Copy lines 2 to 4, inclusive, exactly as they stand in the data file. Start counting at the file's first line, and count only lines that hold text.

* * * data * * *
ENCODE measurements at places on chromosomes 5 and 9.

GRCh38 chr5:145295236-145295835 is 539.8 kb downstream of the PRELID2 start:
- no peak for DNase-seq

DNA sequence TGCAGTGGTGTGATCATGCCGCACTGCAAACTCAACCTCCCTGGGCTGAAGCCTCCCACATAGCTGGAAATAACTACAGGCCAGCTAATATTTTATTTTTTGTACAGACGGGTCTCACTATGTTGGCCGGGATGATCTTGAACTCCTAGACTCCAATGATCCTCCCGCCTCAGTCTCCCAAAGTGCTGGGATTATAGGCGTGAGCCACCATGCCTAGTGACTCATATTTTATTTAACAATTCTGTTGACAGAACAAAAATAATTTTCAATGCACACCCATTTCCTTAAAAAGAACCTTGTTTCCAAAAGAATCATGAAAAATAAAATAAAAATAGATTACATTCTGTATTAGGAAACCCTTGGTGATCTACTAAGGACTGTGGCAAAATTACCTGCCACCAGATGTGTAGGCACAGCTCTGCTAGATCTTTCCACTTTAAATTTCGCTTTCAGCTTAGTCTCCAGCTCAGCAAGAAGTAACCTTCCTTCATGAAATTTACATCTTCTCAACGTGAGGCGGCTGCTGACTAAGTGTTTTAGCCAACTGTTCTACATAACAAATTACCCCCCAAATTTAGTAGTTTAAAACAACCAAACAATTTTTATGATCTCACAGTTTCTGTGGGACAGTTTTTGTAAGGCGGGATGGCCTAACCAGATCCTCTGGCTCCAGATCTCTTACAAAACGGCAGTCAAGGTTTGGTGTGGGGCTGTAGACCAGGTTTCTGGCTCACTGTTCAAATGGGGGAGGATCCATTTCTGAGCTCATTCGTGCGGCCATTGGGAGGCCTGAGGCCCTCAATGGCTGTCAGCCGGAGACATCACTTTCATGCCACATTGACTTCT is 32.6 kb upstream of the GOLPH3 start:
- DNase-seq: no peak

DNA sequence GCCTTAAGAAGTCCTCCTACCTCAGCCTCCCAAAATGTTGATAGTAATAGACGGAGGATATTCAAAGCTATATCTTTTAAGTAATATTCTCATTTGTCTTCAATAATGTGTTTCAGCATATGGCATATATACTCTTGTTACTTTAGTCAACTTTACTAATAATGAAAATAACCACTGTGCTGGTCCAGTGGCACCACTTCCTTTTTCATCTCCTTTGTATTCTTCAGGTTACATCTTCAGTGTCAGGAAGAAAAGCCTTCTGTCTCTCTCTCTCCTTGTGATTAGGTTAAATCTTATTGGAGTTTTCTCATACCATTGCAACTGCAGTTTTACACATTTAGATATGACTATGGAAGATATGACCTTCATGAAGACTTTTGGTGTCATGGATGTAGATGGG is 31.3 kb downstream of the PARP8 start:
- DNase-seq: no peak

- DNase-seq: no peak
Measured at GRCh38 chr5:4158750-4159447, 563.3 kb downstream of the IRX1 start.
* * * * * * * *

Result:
GRCh38 chr5:145295236-145295835 is 539.8 kb downstream of the PRELID2 start:
- no peak for DNase-seq

DNA sequence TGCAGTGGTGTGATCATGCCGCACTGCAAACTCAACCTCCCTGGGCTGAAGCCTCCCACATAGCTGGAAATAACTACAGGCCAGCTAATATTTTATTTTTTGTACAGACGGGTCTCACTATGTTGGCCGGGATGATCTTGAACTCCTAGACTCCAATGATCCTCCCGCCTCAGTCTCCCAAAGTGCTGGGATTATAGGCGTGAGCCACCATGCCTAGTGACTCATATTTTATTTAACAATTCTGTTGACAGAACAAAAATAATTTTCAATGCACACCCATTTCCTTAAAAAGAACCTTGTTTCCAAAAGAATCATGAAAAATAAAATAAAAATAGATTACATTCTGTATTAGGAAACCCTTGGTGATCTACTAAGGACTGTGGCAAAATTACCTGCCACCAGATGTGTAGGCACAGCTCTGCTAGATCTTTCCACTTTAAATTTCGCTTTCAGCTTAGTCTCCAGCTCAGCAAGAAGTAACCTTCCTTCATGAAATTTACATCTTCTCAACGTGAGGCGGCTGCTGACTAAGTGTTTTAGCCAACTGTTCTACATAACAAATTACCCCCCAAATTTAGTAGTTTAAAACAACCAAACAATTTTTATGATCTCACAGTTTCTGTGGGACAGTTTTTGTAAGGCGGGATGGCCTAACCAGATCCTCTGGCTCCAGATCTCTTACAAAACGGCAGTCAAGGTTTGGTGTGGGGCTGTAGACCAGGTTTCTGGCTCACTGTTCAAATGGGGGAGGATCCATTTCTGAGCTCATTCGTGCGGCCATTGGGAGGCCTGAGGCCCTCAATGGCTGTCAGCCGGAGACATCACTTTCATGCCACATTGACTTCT is 32.6 kb upstream of the GOLPH3 start: